TV medical dramas donate masks to hospitals amid coronavirus pandemic

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Several TV medical dramas that have shut down due to the coronavirus pandemic are donating masks, gloves and gowns from their wardrobe departments to real health professionals facing shortages amid the crisis.

FOX’s “The Resident” Wednesday gave boxes of personal protective equipment to Atlanta’s Grady Memorial Hospital.

“Thank you for this incredibly generous donation of #PPE from your set, including gowns, masks, gloves, and all the things our healthcare workers need to provide safe care for our community during #COVID19," Dr. Karen Law, a rheumatologist at the hospital, wrote on Instagram.

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She wrote that on Tuesday she told the residents there that supplies are low but a “magical” shipment of masks was unlikely to arrive.

“And yet, a magical shipment of masks DID arrive, in the form of this very generous gesture. This kind of community support means so much to our #frontlineproviders who are making many sacrifices to staff our hospitals and care for our community,” she added.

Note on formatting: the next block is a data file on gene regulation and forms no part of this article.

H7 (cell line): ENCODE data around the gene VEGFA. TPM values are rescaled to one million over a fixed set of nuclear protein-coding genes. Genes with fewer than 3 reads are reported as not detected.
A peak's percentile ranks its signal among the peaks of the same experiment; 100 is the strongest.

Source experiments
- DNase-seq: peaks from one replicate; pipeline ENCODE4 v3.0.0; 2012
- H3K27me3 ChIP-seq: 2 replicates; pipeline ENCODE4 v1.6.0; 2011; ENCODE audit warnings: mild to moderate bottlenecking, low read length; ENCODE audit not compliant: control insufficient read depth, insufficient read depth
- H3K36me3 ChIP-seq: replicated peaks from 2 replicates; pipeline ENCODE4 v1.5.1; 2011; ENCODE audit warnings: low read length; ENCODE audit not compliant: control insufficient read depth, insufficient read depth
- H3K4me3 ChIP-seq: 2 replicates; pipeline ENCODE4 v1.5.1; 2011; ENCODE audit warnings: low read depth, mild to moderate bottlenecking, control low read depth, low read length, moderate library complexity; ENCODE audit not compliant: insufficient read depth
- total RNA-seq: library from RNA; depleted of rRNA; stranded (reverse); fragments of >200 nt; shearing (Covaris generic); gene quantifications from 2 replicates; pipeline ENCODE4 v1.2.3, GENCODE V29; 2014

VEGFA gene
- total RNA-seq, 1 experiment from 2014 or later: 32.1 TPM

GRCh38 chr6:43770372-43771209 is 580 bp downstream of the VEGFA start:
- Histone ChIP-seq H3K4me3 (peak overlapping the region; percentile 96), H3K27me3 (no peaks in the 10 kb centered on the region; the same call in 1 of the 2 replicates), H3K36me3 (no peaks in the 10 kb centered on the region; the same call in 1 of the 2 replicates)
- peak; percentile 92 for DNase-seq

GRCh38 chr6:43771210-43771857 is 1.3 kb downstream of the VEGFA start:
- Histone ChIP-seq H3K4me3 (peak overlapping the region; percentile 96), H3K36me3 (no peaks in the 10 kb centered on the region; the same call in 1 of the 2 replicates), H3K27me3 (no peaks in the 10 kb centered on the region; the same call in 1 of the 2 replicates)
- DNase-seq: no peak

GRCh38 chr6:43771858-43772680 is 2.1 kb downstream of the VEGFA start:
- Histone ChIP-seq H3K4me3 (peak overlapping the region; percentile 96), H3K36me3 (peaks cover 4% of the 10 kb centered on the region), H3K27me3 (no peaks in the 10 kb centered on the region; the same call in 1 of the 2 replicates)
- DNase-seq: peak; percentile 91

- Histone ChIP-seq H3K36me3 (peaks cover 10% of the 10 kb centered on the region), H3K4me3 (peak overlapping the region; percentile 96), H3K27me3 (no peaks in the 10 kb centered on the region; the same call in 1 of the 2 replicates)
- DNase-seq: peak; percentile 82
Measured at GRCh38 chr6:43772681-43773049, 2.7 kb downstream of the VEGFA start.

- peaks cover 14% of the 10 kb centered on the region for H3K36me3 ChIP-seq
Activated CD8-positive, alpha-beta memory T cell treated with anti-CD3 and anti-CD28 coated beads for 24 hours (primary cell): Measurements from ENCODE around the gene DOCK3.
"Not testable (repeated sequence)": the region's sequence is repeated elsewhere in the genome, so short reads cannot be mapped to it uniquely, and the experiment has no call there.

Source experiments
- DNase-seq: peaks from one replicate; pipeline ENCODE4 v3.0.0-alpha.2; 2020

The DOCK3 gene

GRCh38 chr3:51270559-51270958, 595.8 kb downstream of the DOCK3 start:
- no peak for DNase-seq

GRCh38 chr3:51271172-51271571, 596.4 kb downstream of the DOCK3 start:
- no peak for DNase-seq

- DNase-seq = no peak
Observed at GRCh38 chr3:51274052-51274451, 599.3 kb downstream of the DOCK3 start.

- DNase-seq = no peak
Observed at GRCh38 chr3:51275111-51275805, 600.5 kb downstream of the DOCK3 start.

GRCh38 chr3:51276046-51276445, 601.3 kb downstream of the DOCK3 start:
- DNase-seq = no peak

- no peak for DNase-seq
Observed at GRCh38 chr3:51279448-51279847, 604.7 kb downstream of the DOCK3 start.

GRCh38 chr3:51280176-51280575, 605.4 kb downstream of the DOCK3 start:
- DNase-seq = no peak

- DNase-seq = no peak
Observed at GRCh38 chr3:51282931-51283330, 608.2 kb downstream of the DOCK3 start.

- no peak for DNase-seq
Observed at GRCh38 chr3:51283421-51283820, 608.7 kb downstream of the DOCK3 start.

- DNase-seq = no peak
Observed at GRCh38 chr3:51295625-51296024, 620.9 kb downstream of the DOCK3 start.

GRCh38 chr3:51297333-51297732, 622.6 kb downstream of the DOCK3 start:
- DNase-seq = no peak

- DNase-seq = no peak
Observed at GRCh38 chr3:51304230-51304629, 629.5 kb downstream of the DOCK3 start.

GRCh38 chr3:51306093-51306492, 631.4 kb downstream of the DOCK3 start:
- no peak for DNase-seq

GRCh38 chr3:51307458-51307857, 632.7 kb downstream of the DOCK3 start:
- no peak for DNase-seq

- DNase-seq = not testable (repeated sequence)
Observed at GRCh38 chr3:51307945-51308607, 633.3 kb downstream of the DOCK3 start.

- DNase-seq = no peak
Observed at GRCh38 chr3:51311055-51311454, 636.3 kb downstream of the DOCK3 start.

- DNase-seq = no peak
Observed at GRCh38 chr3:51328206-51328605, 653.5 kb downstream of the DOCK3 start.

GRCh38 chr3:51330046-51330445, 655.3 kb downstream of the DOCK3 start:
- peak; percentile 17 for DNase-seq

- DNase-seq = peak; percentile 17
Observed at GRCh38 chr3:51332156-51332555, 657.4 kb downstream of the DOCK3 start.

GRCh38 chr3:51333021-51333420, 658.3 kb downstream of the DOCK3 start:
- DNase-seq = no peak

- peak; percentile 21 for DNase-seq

ABC’s “The Good Doctor,” which films in Vancouver, plans to donate the cast’s personal protective equipment to the area’s hospitals, Entertainment Weekly reported.

The “Grey’s Anatomy” spinoff “Station 19” also donated their N95 respirator masks to the City of Ontario Fire Department.

Hospitals are facing shortages due to the influx of coronavirus cases and because much of the equipment is made in China.

China has ramped up the production of masks since facing a similar shortage as the virus spread through the country and overwhelmed its hospitals but still can't keep up with the demand.

Experts, including the U.S. surgeon general, have urged healthy people to not buy masks.

"Seriously people- STOP BUYING MASKS!" the surgeon general, Dr. Jerome M. Adams, wrote on Twitter earlier this month. "They are NOT effective in preventing general public from catching #Coronavirus, but if healthcare providers can’t get them to care for sick patients, it puts them and our communities at risk!"

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President Trump Wednesday announced he had invoked the Defense Production Act, which was first enacted during the Korean War, to ramp up domestic production of masks and PPE.